W3C home > Mailing lists > Public > public-lod@w3.org > November 2010

Re: Status codes / IR vs. NIR -- 303 vs. 200

From: Kingsley Idehen <kidehen@openlinksw.com>
Date: Fri, 12 Nov 2010 10:44:06 -0500
Message-ID: <4CDD60C6.1030102@openlinksw.com>
To: Lars Heuer <heuer@semagia.com>
CC: "public-lod@w3.org" <public-lod@w3.org>
On 11/12/10 9:18 AM, Lars Heuer wrote:
> Hi Kingsley,
> [...]
>>> identity problem. Unless we'd introduce a concept to distinguish
>>> between NIRs and IRs (like Topic Maps does with Subject Identifiers
>>> and Subject Locators).
>> Topic Maps isn't doing anything that isn't being done via Linked Data
>> patterns, already. I've never groked this generally held position from
>> Topic Maps community.
> I speak about the NIR vs. IR problem. Topic Maps provides one possible
> solution for it (without status codes). That's all.
> Status codes are a suboptimal solution, imo.

Suboptimal for disambiguation at the content level. Okay when it comes 
to disambiguating Name or Address with regards to an HTTP request IRI.

> An example:
> <http://www.amazon.com/Identity-Crisis-Brad-Meltzer/dp/1401204589/>
> returns 200 with no machine-readable data (like RDFa).

Methinks RDFa is machine readable. The machine simply needs to 
understand RDFa. Thus, if the user agent is committed to RDFa, it should 
be able to interpret RDFa content; giving the content an option to 
clarify matters re. whether an IRI is Name or Address.

> If I use the
> identifier today, it has to be interpreted as "I talk about that
> particular IRI (an HTML document)".

No, that's only true if you interpret what HTTP is accurately relaying 
to you re. your quest for a Document, as the end of the matter.

You to HTTP Server: GET me a Document at URL
HTTP Server: Found it (200 OK) or look somewhere else (30X).

You read the document and find out its about a 'Toucan'. You (in human 
mode) disambiguate without even knowing it. If a user agent (machine) 
retrieves the same Document, it should be able to understand what the 
Document is about, and that includes the fact that the URL isn't an 
Address it was used as a Name, thus said user agent will not walk or be 
exposed to a relational property graph where Document properties are 
incoherently intermingled with 'Toucan' properties.
> Tomorrow, Amazon starts to serve
> RDFa and states that this particular IRI represents a book with the
> name A and the ISBN X. The status code does not change, but the
> interpretation of the IRI changes.

Well an RDFa agent that is Linked Data aware should be fine, if its 
dog-foods i.e. processes the self-describing data it retrieves :-)
> Further, if status codes rule the interpretation of an IRI, an IRI can
> either be a NIR or an IR but not play both roles.

HTTP Status Codes rule (correctly) for Document location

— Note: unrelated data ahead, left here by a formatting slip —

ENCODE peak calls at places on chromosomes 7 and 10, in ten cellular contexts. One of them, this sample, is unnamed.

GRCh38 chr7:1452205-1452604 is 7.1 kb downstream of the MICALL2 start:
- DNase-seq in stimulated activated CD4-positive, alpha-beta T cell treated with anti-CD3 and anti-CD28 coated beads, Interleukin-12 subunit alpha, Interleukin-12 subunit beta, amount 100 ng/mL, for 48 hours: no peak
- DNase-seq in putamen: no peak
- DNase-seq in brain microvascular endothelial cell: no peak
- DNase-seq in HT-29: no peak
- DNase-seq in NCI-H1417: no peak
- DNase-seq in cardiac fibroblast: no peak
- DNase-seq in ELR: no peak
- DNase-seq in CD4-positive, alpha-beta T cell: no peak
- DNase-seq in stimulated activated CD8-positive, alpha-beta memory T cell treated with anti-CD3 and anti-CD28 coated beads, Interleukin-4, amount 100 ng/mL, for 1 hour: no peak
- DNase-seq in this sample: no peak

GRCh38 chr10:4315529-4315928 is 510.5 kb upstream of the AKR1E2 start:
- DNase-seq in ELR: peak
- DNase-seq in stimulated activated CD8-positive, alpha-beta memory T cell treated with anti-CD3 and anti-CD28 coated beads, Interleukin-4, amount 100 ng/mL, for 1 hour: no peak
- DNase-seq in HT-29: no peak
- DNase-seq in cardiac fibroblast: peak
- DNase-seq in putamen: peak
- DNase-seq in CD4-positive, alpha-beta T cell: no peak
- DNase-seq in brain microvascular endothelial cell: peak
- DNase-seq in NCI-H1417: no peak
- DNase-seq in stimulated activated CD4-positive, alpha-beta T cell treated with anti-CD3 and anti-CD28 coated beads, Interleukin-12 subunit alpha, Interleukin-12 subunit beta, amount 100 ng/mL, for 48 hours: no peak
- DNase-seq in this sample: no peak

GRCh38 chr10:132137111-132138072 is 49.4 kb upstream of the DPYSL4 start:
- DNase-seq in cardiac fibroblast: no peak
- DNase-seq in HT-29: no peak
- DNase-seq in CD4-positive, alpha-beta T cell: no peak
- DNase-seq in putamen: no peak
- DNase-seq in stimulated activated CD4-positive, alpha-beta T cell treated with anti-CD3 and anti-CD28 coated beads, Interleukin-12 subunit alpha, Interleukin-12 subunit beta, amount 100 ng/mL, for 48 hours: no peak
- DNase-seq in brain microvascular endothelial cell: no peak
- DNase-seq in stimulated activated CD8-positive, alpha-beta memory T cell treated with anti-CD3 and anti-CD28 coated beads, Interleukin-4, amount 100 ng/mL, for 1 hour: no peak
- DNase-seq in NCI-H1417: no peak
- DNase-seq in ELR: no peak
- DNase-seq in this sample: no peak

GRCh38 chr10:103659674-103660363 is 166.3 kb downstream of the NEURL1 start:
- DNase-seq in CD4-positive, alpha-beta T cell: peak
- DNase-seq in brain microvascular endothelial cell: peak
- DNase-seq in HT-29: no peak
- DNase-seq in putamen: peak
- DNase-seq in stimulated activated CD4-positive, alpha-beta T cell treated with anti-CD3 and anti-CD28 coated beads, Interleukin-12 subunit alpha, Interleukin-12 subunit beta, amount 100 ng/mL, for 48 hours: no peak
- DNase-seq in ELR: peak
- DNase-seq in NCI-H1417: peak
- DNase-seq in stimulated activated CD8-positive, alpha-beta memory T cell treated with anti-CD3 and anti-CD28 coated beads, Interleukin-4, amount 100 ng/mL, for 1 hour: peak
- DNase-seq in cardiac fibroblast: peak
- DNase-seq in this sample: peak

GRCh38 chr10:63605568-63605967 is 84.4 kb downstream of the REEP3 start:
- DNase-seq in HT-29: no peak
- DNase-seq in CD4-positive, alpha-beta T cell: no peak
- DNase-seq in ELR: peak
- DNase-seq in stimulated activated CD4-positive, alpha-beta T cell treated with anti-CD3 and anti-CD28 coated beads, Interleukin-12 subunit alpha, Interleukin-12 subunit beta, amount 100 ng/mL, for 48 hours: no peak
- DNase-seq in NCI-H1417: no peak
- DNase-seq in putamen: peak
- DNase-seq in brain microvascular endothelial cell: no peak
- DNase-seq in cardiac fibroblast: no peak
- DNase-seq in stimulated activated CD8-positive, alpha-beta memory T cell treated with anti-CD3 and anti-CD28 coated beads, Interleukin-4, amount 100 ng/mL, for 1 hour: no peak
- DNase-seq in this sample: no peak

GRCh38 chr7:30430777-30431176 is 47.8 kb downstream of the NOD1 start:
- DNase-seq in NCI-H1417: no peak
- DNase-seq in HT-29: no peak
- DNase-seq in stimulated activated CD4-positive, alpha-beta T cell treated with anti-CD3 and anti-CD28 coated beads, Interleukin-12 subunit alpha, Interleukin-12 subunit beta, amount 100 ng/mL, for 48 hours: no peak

(Content-Location) and Document Content retrieval (Content-Type).

>   If I want to make an
> statement like
>     "I don't like design of the HTML page located at
>      <http://www.amazon.com/Identity-Crisis-Brad-Meltzer/dp/1401204589/>"
> I cannot do that, since the IRI represents either a book or a HTML
> page.

Depends on the semantic-fidelity that you or your Linked Data aware user 
agent commit to .
> [...]
>> You can work with DBpedia offline, assuming you install Virtuoso +
>> DBpedia data from a USB to your local drive. It will work absolutely fine.
> Of course I can work with DBpedia offline even without having Virtuoso
> installed. The question was: Do all need all these fancy status codes?
> If I need the status codes, I need to access each IRI to interpret it
> correctly.

Again, my response stands. That's the case re. Virtuoso. You are saying: 
I haven't experienced that. Hence my insistence re. Virtuoso.

You can explore the DBpedia data sets via HTML pages using: 
http://localhost/describe/?uri=<some-dbpedia-entity-uri>, for instance.

> If I don't need the status codes, it should be pretty meaningless if I
> get a the status code 200 or 303 from a resource.

Virtuoso makes full commitment to Linked Data and associated 
semantic-fidelity expressed in the data.
> Since you said
>        """
>        The 303 heuristic is how Name | Address disambiguation is handled re.
>        Linked Data.
>        """
> I seem to need the status codes. An algorithm cannot look at the
> DBpedia data and tell me what's meant as IR and what's meant as NIR
> without status codes.

Virtuoso != Apache.

You might be better off just trying what I say :-)

> Best regards,
> Lars



Kingsley Idehen	
President&  CEO
OpenLink Software
Web: http://www.openlinksw.com
Weblog: http://www.openlinksw.com/blog/~kidehen
Twitter/Identi.ca: kidehen
Received on Friday, 12 November 2010 15:44:38 UTC

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